8. Being given that part in a school play in Junior School was an even bigger surprise when my first school play there is taken into consideration. In my first year of Junior School, aged 7, I was one of the 'extras' so to speak. I think I was a clown but I didn't have a speaking part. At the end of the dress rehearsal, I asked my teacher if I could go to the toilet but she refused to let me. I asked a couple more times and was still refused so I did what I had to do. I wet myself. I got into so much trouble as the teachers believed I had done it to be rebellious. I hadn't though; if you stop a 7 year old who needs the loo desperately from going, you will always get the same result!
9. My strongest subject in school was Maths. In my first year of high school, aged 11, my maths teacher wanted to stretch my ability and gave me the GCSE textbooks to work from, textbooks used by students three and four years older than me! I found even this work easy and the teacher told me that I had the ability to sit my GCSE Maths a couple of years early. However, he retired at the end of my first year and none of the other teachers had his confidence in me. I was given second year textbooks in my second year, a demotion from the GCSE textbooks I had been using a year earlier!
10. I was also brilliant at spelling and earned another nickname 'The Human Spellchecker' which was a much nicer name! However, despite my spelling ability, I actually have dyslexia, albeit a much different form than 'normal' dyslexia. When I was assessed at university, my spelling ability was given the highest grade but it was my reading ability that caused concern. I've no idea why I do this but whenever I see writing, my mind starts grouping the letters into groups of nine. Instead of taking in words, my mind reads numbers. The worst example of this was when I was aged 16. Over two days in work, I spent a day and a half, the equivalent of 12 hours, reading a five-line paragraph and still couldn't understand the words! I can read if I concentrate but as my concentration is pretty poor at the moment, reading is a struggle that I try and avoid.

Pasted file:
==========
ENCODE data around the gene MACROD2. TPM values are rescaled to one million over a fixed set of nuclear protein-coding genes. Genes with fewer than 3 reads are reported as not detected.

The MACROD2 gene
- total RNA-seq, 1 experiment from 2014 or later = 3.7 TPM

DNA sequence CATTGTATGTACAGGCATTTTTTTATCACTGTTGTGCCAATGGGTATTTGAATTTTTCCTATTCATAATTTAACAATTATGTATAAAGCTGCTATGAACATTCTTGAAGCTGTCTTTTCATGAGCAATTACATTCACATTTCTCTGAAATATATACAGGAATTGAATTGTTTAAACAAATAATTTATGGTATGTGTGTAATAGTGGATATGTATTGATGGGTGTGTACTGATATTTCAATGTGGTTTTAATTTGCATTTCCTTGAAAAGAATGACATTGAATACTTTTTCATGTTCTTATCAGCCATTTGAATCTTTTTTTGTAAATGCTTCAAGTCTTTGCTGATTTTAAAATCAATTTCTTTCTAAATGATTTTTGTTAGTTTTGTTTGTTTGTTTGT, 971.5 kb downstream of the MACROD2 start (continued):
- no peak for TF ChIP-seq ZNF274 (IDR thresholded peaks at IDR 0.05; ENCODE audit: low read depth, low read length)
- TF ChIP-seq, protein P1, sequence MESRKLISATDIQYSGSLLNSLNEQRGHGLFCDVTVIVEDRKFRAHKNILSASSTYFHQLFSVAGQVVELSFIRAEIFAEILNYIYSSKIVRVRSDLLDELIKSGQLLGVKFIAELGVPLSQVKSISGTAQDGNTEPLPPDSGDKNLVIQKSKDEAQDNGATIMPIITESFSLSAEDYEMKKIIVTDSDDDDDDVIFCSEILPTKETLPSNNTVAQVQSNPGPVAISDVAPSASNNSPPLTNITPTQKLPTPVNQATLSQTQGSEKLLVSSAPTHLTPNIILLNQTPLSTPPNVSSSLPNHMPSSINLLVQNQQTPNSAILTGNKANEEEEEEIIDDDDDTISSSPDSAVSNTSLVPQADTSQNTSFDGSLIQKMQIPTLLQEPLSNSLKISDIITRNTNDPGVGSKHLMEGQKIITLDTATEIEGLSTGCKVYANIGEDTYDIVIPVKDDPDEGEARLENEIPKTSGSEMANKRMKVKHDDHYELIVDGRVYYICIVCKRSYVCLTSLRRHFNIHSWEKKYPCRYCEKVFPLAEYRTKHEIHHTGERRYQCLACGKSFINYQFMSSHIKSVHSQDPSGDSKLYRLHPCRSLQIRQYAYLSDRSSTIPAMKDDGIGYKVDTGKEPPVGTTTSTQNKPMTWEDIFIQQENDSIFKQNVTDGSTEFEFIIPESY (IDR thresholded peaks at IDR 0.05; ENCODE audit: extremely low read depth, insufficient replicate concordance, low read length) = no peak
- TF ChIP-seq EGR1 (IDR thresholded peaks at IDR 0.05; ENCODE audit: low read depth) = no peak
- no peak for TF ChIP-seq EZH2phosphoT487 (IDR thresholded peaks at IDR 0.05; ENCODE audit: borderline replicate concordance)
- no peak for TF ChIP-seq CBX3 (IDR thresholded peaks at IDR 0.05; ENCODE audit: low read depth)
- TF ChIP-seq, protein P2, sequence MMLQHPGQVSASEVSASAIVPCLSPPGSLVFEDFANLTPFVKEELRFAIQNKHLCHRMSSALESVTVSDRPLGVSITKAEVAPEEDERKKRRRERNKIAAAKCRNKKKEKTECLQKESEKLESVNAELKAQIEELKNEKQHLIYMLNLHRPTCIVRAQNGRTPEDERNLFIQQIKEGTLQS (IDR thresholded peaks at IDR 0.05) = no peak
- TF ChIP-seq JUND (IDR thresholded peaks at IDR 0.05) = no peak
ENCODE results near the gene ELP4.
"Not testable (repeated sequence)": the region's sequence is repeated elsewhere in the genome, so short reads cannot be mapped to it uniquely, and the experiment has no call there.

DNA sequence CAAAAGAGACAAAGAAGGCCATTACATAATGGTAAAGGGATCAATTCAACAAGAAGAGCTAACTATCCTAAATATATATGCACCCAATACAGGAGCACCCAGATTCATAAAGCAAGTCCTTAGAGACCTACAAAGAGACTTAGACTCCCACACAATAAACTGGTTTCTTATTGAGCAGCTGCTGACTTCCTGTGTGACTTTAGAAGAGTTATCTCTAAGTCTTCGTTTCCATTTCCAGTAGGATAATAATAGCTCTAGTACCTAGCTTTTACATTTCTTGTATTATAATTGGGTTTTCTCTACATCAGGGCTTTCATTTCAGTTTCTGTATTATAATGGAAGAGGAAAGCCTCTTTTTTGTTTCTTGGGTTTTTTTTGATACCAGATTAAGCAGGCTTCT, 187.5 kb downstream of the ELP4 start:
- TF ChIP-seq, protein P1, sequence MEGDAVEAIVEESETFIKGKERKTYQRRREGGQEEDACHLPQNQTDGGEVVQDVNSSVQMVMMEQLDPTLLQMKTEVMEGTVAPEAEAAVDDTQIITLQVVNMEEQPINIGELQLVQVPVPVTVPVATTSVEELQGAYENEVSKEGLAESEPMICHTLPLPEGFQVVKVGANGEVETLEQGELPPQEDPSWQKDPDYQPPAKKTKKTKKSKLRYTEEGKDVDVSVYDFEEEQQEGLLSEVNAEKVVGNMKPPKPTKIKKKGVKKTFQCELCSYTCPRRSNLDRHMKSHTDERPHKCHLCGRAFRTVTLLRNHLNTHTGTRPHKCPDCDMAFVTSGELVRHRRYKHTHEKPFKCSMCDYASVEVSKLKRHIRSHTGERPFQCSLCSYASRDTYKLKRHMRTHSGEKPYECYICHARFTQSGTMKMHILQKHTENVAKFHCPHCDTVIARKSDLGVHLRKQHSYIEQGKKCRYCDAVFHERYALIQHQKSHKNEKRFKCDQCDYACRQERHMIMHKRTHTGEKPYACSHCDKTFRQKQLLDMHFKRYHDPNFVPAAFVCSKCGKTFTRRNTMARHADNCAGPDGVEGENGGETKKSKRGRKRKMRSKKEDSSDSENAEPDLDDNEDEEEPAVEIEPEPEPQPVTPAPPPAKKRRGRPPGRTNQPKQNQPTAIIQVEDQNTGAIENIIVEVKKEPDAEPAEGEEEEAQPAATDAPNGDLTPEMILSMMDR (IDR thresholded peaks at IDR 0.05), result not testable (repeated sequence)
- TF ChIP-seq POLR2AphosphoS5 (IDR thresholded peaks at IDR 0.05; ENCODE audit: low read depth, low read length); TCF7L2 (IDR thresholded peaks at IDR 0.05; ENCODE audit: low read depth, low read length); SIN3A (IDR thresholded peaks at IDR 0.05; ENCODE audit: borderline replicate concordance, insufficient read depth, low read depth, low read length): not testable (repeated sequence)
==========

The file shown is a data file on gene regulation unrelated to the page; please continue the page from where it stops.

11. My worst subject at school was Geography. I was absolutely terrible at it. For one, I truly believed that the capital of Sweden was Stockport and embarrassingly, it wasn't until my mid teens before I realised my mistake! In my second year of high school, I tried to work especially hard in one geography lesson and flew through the work that was on the board that day. I proudly raised my hand to tell the teacher that I had finished and she asked how I had managed to complete the second part of the work when that part required a different textbook. She asked me what work I had done and I showed her. I had completed two pages worth of questions about earthquakes when we were supposed to be learning about volcanos. I hadn't noticed! She kept me in on a break time detention which scared me. She was a very strict teacher who I was afraid of. Five minutes into the break, she started trying to tell me off for not listening properly when she burst out laughing. She told me she couldn't believe that I could do so much work about earthquakes instead of volcanos and a couple of times, she had to wipe tears from her eyes. When she finally stopped laughing, she told me to listen in class more and then with stern laughter, told me not to tell anyone that she had a sense of humour. She reminded me that she had a reputation of being a dragon to maintain and she didn't want me damaging that reputation. I learned that day and in the years to come that she had a wicked sense of humour. However, she reserved it for the pupils she liked!